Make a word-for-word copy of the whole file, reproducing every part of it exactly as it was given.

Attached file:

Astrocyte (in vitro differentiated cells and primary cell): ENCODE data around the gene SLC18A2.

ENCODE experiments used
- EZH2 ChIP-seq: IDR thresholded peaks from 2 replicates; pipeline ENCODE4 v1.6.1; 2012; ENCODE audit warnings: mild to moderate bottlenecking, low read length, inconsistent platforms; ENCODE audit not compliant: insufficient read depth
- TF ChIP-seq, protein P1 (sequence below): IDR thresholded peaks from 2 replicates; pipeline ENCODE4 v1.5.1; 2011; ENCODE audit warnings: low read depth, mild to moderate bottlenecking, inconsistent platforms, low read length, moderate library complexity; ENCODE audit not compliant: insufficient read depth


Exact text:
Astrocyte (in vitro differentiated cells and primary cell): ENCODE data around the gene SLC18A2.

ENCODE experiments used
- EZH2 ChIP-seq: IDR thresholded peaks from 2 replicates; pipeline ENCODE4 v1.6.1; 2012; ENCODE audit warnings: mild to moderate bottlenecking, low read length, inconsistent platforms; ENCODE audit not compliant: insufficient read depth
- TF ChIP-seq, protein P1 (sequence below): IDR thresholded peaks from 2 replicates; pipeline ENCODE4 v1.5.1; 2011; ENCODE audit warnings: low read depth, mild to moderate bottlenecking, inconsistent platforms, low read length, moderate library complexity; ENCODE audit not compliant: insufficient read depth